Midwestern voter suppression

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By Michael Brey, University of Iowa Law School

Two recent court rulings chronicle the ongoing battle over voter suppression laws in the Midwest.

On Wednesday, March 19, a federal judge’s ruling in Kansas reinforced the state’s strict proof-of-citizenship laws that make it harder for eligible persons to register and vote.  Kansas, along with Arizona, sued the United States Election Assistance Commission (EAC) for denying the state’s request to include their ultra-restrictive voting rules on the federal voter registration form.  While Kansas and Arizona require voters to prove their citizenship through documentation, federal rules only require voters to sign a form attesting to their citizenship on penalty of perjury.

The federal district judge ruled that the EAC does not have authority to deny the state’s request.  The immediate effect of the decision is to allow Kansas and Arizona to require citizens to provide proof of their citizenship when they register to vote.  The likely broader effect was seen only days after the decision, when Alabama’s chief election official stated that Alabama will follow Kansas and Arizona in enforcing a proof of citizenship requirement. Many states are expected to follow suit.

One of those states may well be Iowa.  The Iowa Secretary of State, Matt Schultz, has been in litigation for over a year due to his attempt to purge registration rolls of names that did not appear on other state or federal lists on the suspicion that they were non-citizens.  Earlier this month an Iowa judge struck down that attempt on the grounds that Schultz did not have authority to create and implement the purge procedure.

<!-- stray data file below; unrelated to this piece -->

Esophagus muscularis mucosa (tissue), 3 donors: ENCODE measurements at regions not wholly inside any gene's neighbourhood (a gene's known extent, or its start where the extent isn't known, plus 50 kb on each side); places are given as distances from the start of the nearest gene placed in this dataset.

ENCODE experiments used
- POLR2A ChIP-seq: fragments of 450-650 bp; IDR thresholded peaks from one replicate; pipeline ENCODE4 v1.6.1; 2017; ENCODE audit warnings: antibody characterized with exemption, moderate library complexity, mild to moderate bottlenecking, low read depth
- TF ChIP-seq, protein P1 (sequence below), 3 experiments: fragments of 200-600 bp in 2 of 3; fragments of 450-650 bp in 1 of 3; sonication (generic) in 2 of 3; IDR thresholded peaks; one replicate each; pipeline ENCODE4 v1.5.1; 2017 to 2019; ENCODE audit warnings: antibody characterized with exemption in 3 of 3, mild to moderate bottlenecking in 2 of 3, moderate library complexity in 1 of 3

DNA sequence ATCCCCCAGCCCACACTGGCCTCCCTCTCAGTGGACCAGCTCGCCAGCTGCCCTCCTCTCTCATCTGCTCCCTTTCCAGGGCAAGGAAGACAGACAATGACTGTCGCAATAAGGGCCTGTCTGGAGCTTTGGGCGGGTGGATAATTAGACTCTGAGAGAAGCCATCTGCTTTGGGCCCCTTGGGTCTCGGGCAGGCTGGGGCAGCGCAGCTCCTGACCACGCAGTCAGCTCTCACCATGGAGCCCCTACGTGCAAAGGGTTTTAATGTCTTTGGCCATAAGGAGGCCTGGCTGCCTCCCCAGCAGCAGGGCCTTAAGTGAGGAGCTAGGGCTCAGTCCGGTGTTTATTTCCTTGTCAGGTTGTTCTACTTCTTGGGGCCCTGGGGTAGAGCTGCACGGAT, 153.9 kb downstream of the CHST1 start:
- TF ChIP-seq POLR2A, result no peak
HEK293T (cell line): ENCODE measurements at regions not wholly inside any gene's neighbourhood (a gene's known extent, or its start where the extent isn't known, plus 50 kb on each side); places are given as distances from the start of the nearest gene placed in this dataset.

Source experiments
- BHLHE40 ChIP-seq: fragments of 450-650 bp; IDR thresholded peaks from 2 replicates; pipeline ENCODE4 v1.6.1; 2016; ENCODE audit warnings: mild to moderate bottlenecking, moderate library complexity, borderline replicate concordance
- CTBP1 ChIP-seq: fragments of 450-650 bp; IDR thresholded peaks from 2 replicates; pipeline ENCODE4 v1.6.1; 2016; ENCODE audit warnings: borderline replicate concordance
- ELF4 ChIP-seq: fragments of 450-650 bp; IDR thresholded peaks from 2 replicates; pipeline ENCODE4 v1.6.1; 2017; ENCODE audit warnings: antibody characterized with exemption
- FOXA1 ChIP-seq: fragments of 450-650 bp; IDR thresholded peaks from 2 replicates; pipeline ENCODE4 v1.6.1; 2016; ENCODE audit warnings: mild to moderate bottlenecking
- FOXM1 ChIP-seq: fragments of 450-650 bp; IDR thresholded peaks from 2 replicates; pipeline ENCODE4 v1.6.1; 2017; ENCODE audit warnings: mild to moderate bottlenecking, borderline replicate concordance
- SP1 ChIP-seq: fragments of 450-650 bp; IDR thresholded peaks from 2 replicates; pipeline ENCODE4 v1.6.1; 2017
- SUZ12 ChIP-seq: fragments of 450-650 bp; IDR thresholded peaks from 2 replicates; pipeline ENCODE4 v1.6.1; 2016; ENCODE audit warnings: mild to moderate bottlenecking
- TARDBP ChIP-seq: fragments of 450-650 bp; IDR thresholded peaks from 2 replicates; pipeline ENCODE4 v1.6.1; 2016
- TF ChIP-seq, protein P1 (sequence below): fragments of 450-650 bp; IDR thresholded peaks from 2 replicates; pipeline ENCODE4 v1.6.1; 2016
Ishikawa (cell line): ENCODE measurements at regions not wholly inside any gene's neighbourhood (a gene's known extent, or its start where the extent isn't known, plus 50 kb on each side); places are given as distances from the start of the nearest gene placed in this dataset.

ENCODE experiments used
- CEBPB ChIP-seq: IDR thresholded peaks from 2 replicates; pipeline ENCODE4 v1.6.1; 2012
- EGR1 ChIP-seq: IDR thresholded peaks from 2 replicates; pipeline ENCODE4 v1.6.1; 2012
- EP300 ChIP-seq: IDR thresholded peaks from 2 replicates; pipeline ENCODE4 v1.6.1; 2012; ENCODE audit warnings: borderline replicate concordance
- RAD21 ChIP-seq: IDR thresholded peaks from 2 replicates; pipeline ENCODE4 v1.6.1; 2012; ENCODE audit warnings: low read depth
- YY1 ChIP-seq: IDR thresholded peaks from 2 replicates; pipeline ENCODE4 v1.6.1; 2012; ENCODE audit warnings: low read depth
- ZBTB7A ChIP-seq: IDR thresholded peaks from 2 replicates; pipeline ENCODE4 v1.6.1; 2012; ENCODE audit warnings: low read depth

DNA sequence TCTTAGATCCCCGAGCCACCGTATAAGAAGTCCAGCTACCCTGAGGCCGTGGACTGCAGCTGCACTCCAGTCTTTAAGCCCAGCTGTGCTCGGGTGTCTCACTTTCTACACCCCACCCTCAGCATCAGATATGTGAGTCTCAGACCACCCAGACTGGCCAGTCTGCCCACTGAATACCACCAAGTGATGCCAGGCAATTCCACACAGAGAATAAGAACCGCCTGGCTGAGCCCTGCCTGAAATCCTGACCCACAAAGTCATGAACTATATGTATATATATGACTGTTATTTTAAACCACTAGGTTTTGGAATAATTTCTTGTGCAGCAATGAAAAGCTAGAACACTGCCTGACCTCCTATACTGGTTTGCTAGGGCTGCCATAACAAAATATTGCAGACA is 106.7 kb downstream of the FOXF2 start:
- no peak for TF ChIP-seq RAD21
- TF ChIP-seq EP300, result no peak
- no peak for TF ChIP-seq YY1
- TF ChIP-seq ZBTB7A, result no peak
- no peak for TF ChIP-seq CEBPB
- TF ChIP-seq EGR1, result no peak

Voting laws and attempted practices like those of Arizona, Kansas, and Iowa are said to prevent voter fraud, yet there is no evidence that voter fraud is a problem. As a result, these heavy-handed laws end up making it more difficult for eligible voters to exercise their rights at the polls. This difficulty falls disproportionately on minority and low-income voters, and in particular on those that were naturalized rather than born in the U.S.

Judge Richard Posner of the United States Court of Appeals for the Seventh Circuit, in an extra-judicial statement last year, questioned the motives of legislators introducing a requirement that voters prove their identity with photo ID before voting, stating that these laws are ‘now widely regarded as a means of voter suppression rather than of fraud prevention.’  We think the same applies to proof of citizenship laws, and hope a Court will soon agree.